The Horse: Top 10 Blog Posts of 2012

The Horse: Top 10 Blog Posts of 2012

Our most popular blog post this year discussed mistakes responders make during equine emergencies.

Photo: Anne M. Eberhardt/The Horse

Here at, we're counting down the minutes until we can welcome a new year with a midnight toast. But before we jump into 2013, we've taken a few minutes to tally's most popular blog posts of 2012. Did your favorites make the list? Be sure to share your thoughts in the following blogs' comment sections.

The Horse 911--Top 4 Mistakes Responders Make During Equine Emergencies
When emergency responders arrive at the scene of an urgent situation involving a horse, surely everything will go smoothly, right? Not necessarily. While many emergency situations are resolved without incident, emergency responders might not always understand how to best deal with horses. Here are the top four mistakes they can make when working with equids.

Old Horses: Better With Age--For the Love of Old Horses
Many horse people--from veterinarians to caretakers--will tell you that horses are living longer today than ever before, largely thanks to a combination of improved nutritional options for elder equines and advancements in veterinary technology. But with age and experience, I've learned, come health problems, new concerns, and an odd behavior here and there.

The Horse 911--Whatever You Do, Don't Panic
Horses can pick up subtle cues from your body language and voice. They pay attention to details that you aren't even aware of--the angle of your body, the position of your eyebrows, the pitch of your voice, the measured tread of your feet. In other words, they know when you are scared, when you are happy, when you are worried or angry. And this can result in their varied reactions to you on a Technical Large Animal Emergency Rescue scene.

The Horse 911--What Do I Do with this Dead Horse, Part 2
(In Part 1) we discussed the general subject of equine carcass disposal--a sad and sometimes frustrating job for any horse person. This week we will look at the scene and think about some of the challenges of physically dealing with 1,000 to 2,000 pounds of dead horse to be disposed of before it bloats, rots, and generally becomes even more frustrating to manage. Some situations are far more difficult to deal with than others.

Horses and The Law - No Missouri Compromise
The turf war between veterinarians and lay equine dentists rages on. The battle line is clear: who should be allowed to float teeth--a duly licensed veterinarian or a unlicensed practitioner? Veterinarians argue that equine dentistry is a branch of veterinary medicine that should be limited to licensed practitioners; lay tooth floaters counter that competent tooth floating is a skill that doesn't require four years of expensive veterinary school and that they provide a valuable service to horse owners at a reasonable cost. The most recent skirmish, in a Missouri courtroom, went to the veterinarians.

Horse Sense (& Sensibility)--Reflection on Spielberg's Film 'War Horse'
Like many of the War Horse watchers, I've spent a lifetime around horses. Like many I also have a penchant for war stories. What might make my angle a little unique is that in my career I've focused primarily on horse health, and as an editor I'm generally fastidious about details and accuracy. This is sometimes to the detriment of my consumption of a movie. From this perspective, here are some things that impacted me the most about this movie.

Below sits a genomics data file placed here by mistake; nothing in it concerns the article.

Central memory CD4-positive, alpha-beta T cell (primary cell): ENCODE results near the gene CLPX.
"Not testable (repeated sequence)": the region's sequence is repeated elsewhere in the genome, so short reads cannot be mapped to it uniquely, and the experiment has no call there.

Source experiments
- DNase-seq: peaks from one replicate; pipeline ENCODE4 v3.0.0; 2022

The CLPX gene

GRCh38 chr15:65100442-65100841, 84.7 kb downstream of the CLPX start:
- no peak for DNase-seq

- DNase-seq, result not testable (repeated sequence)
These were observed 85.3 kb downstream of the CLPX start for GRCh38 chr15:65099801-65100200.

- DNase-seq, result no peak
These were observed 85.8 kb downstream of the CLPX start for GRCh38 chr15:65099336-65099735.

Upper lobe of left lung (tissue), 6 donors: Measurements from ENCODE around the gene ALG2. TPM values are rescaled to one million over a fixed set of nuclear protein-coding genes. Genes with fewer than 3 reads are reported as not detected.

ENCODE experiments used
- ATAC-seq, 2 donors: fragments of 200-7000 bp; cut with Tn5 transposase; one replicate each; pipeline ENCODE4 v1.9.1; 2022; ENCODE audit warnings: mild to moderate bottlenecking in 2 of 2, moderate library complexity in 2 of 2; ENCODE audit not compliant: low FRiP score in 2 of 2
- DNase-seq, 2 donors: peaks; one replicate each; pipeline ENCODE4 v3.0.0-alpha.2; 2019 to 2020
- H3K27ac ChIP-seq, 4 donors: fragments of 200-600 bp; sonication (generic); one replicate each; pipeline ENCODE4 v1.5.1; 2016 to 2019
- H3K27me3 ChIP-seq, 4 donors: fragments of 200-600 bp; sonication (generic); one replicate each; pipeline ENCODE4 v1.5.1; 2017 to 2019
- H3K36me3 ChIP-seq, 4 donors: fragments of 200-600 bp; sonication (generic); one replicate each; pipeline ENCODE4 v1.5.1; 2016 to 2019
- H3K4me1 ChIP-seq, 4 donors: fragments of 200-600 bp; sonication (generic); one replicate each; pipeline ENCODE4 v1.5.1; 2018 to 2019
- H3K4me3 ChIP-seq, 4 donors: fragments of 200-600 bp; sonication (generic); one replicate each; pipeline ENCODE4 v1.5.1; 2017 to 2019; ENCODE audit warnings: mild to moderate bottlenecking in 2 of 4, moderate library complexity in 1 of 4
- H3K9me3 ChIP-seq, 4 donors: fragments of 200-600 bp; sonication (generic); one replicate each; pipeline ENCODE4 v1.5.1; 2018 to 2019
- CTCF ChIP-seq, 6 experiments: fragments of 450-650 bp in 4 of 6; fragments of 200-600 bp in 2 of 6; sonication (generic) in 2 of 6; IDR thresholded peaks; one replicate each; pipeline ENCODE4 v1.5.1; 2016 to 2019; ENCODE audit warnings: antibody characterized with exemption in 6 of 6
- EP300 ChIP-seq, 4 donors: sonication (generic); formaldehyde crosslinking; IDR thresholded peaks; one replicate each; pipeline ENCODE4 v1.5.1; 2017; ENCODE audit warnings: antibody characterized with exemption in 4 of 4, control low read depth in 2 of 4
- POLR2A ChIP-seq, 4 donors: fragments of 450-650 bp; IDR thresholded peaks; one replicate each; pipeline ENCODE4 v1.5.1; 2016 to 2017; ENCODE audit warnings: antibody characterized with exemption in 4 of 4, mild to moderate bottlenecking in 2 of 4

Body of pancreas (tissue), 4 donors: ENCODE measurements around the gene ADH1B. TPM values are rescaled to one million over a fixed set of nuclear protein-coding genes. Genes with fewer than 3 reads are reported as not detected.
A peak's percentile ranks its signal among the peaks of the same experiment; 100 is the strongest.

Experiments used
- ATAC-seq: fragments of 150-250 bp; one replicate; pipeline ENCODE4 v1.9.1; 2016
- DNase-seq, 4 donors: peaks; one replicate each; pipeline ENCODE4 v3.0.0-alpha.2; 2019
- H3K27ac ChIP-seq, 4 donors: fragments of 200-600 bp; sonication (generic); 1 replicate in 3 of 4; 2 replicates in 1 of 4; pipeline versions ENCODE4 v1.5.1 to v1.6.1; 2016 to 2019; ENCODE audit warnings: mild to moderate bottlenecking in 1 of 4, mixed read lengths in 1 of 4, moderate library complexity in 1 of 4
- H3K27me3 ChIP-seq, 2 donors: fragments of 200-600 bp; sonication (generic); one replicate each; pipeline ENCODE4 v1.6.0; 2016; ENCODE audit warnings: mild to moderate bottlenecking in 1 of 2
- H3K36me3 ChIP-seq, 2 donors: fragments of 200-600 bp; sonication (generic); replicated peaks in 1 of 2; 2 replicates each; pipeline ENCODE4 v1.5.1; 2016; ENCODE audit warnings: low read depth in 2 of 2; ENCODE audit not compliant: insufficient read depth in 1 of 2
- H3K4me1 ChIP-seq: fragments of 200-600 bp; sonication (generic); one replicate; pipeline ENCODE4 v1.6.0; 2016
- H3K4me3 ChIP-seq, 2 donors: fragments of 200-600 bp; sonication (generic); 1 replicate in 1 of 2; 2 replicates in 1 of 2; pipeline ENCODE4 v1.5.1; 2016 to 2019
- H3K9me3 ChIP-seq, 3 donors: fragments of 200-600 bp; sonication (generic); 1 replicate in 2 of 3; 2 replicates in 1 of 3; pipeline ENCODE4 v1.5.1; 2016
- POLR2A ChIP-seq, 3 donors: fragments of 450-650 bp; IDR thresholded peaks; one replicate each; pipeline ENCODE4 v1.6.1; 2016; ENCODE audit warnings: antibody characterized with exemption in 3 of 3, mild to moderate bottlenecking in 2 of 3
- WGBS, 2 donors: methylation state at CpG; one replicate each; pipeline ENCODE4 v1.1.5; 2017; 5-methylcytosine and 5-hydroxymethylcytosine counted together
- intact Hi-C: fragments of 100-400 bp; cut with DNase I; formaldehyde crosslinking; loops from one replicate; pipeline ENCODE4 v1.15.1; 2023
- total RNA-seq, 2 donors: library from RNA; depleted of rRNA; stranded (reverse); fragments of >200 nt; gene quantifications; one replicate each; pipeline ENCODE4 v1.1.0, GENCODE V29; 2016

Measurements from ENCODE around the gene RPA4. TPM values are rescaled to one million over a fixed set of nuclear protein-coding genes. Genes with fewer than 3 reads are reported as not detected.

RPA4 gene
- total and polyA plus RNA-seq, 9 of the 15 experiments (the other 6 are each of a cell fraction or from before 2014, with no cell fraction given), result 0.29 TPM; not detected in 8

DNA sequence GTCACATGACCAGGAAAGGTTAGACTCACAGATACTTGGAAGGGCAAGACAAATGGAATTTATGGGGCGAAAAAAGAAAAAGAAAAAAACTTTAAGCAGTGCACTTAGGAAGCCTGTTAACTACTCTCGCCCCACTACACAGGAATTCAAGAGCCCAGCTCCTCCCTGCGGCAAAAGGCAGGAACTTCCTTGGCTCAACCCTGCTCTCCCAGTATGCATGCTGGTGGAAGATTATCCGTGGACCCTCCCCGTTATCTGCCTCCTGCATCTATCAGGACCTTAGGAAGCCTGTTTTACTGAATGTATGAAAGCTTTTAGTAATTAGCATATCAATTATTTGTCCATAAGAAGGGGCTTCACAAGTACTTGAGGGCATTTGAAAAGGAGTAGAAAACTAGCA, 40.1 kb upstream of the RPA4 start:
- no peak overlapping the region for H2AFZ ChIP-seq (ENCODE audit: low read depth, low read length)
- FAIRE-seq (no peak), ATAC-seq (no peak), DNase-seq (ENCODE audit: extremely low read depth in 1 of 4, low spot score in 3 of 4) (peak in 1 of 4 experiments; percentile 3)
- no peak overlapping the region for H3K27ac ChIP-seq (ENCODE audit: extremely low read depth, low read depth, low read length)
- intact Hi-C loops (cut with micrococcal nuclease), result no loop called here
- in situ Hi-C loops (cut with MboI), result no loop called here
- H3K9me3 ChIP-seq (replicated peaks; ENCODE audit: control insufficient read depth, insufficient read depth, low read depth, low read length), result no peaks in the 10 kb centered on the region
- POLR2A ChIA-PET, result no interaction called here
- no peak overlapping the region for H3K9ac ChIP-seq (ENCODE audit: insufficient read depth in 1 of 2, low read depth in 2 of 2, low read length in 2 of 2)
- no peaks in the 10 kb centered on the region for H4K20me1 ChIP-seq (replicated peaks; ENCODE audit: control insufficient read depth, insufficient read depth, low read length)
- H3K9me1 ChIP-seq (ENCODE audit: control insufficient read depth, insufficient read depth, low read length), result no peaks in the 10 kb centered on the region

Weird Horse News--Goodbye Eeyore, the World's Oldest Donkey Passes
It was big news in Manchester (England) a couple of weeks ago when Eeyore the donkey passed away. He would have been 56-years-old this year--thought to be the world's oldest donkey. His owner, Selwyn Demmy, was philosophical about Eeyore's passing, telling the Manchester Evening News, "It comes to us all--as night follows day, age follows youth, and death follows life."

Across The Fence--Knowing When It's Time
Sometimes you know it's time: When an older horse in less-than-ideal health suffers a serious bout of colic, euthanasia might be the best option. Other circumstances tell you it's not time: When an otherwise healthy horse develops a potentially life-threatening condition, treatment might be the better choice. But what about when it's not so clear-cut--when continued medical treatment and careful management are options, but the animal's quality of life could go downhill very quickly. Do you stay the course? Do you opt for euthanasia?

Old Horses: Better With Age--All Choked Up 
When you care for more than two dozen horses it never hurts to be prepared for a veterinary emergency. Let's face it ... horses are basically designed to self-destruct. But I learned that when the majority of those horses are over the age of 20 and declining in health, dealing with some emergencies means dealing with life and death situations. One of the scariest senior horse medical emergencies I've dealt with was choke.

The Horse 911--Are Rear Facing Trailers The Future of Equine Transport?
The equine track at Animal Transportation Conference, held March 18-21, welcomed Odessa Holmes from Equi Balance in New Zealand. Holmes provided a provocative presentation that started out with this strong statement: "Too many horses needlessly suffer injuries, stress, and worse in ground transport." That set heads in the room to nodding in agreement. Remember that horse trailers/floats were originally adapted from delivery wagons that carried dead weight of produce and goods, and not for live carriage that's standing on legs that are about a meter off the ground.

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